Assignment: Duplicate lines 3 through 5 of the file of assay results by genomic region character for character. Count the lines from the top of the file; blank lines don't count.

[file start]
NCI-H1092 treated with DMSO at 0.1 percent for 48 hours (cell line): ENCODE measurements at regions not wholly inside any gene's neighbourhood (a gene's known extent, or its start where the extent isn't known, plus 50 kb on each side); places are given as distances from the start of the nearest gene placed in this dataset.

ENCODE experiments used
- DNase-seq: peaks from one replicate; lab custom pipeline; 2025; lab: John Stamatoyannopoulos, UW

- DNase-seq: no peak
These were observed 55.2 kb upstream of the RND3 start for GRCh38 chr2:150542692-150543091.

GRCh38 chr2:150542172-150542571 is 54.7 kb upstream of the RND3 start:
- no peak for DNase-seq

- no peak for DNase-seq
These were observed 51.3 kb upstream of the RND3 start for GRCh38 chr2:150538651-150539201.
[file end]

- DNase-seq: peaks from one replicate; lab custom pipeline; 2025; lab: John Stamatoyannopoulos, UW

- DNase-seq: no peak
These were observed 55.2 kb upstream of the RND3 start for GRCh38 chr2:150542692-150543091.